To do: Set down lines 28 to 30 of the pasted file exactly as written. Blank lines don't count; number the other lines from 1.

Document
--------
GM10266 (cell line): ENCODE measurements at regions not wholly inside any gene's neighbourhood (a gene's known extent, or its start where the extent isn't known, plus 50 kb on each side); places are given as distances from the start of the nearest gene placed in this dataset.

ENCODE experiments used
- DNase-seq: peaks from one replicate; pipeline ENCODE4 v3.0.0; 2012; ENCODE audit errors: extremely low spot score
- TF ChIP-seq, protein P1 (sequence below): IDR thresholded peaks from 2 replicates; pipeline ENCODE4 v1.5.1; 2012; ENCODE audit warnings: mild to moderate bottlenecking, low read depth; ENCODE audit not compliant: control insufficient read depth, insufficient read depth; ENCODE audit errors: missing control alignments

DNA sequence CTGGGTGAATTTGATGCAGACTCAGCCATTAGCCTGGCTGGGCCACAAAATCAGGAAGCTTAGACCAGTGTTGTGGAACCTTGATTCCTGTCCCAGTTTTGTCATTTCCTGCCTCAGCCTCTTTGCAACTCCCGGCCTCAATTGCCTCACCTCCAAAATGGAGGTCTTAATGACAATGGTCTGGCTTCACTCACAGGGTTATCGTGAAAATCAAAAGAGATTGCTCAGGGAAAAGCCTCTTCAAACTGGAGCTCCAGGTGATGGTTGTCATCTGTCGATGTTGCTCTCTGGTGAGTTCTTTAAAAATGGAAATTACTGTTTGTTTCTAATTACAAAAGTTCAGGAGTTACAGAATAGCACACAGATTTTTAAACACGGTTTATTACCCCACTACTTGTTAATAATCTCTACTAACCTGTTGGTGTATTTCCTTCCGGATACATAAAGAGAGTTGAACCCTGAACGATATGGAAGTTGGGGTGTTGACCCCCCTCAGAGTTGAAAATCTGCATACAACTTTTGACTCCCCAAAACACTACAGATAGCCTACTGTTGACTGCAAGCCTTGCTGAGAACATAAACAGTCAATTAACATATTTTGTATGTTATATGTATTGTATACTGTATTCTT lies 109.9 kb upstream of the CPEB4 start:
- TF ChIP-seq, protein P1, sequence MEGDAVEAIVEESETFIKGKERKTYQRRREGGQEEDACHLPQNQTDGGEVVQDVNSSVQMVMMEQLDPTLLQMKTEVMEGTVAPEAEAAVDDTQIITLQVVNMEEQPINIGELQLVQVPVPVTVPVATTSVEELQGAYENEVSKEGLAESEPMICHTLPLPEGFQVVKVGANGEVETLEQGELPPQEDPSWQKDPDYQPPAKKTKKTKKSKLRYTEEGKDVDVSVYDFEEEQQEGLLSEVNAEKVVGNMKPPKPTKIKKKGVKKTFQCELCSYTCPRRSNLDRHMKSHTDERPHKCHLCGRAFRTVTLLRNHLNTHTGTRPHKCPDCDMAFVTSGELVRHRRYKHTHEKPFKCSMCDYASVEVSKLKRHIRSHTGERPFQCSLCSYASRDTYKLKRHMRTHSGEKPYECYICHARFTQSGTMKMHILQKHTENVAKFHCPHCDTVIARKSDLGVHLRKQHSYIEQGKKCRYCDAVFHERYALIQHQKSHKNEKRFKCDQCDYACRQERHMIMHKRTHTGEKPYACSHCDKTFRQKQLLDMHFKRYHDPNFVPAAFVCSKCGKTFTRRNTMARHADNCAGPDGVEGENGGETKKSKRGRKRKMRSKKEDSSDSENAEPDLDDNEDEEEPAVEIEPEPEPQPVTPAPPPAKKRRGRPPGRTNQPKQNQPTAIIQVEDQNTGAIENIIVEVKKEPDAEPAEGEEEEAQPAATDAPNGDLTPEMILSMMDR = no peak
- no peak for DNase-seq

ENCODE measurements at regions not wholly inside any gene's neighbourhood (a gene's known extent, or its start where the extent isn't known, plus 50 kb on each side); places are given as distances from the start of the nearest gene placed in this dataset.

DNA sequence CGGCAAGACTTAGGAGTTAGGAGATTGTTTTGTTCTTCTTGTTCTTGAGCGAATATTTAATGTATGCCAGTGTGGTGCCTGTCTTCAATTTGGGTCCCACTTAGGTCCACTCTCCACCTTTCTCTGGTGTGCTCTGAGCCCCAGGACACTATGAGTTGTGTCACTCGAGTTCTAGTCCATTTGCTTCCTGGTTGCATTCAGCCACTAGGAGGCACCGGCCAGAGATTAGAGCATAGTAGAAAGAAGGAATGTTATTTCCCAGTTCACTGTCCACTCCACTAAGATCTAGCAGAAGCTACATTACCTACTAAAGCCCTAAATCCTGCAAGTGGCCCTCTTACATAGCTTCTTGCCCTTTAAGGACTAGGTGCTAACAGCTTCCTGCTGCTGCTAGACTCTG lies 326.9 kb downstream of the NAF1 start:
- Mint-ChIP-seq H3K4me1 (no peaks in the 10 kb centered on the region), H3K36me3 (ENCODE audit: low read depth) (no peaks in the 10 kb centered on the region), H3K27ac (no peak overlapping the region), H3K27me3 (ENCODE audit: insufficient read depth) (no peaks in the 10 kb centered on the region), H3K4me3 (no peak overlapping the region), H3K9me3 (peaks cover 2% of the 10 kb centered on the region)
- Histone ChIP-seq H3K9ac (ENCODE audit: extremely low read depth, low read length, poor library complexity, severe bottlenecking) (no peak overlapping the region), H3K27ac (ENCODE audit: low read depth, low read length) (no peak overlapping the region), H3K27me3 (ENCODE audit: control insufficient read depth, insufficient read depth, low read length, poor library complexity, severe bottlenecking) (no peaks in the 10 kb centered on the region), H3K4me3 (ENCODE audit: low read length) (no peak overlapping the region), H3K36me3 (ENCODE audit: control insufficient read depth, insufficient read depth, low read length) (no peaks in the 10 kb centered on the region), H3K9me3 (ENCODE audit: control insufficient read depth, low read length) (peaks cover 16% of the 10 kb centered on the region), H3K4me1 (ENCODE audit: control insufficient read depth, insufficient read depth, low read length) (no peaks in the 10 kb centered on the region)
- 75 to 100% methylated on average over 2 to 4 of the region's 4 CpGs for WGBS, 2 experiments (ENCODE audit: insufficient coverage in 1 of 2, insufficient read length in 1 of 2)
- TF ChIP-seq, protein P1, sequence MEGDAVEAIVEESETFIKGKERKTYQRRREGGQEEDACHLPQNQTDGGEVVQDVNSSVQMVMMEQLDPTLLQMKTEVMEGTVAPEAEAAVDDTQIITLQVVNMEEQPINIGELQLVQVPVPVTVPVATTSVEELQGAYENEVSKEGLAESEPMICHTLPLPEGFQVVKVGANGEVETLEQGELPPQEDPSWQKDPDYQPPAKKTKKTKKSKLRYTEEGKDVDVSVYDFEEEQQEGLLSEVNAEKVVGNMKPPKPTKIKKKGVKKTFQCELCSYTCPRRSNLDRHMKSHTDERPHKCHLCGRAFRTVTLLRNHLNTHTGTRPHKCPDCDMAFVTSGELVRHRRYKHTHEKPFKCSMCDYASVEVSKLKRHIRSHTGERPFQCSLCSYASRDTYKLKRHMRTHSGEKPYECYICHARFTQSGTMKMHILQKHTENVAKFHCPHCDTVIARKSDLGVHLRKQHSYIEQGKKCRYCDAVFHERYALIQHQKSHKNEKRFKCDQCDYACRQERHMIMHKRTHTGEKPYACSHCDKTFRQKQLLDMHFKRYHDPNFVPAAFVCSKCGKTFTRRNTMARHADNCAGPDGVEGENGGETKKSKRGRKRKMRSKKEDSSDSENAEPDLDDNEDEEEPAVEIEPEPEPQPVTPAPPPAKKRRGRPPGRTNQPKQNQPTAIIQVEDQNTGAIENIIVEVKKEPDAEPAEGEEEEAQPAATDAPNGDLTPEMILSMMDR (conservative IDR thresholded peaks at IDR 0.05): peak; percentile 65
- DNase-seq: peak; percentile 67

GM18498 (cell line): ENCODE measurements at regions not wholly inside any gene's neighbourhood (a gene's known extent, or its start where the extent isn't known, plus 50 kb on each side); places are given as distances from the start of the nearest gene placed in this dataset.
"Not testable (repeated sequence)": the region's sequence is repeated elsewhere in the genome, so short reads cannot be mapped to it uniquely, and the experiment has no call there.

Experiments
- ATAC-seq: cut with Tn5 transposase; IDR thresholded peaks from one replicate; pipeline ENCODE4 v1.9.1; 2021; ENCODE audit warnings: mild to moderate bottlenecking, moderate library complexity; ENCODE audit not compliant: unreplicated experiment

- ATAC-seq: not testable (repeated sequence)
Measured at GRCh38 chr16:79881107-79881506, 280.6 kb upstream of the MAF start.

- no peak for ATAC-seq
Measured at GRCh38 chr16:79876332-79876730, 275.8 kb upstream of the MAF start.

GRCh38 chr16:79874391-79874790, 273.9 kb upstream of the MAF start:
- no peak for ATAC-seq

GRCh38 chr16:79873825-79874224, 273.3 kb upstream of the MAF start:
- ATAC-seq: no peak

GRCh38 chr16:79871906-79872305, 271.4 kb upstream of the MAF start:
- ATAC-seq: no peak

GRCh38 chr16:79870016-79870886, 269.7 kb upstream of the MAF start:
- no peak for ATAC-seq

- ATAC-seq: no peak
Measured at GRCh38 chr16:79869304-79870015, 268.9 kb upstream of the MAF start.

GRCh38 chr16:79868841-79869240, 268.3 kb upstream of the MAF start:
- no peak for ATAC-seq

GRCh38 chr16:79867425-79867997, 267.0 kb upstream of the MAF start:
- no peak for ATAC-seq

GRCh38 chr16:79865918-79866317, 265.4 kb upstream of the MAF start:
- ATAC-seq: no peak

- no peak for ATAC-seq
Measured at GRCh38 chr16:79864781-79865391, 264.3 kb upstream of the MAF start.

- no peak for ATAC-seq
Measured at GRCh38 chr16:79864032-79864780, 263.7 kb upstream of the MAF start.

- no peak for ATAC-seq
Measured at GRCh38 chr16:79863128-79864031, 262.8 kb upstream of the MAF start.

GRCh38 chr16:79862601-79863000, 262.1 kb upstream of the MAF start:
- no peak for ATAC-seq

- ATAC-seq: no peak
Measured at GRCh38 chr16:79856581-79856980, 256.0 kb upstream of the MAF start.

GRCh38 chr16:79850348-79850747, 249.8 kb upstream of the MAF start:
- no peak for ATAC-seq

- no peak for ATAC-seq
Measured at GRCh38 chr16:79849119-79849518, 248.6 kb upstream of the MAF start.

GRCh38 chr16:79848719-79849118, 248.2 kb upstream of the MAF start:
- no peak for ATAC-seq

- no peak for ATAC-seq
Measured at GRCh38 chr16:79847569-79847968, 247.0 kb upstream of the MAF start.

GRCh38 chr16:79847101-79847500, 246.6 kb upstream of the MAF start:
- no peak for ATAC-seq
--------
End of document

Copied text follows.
- ATAC-seq: no peak

GRCh38 chr16:79870016-79870886, 269.7 kb upstream of the MAF start:
- no peak for ATAC-seq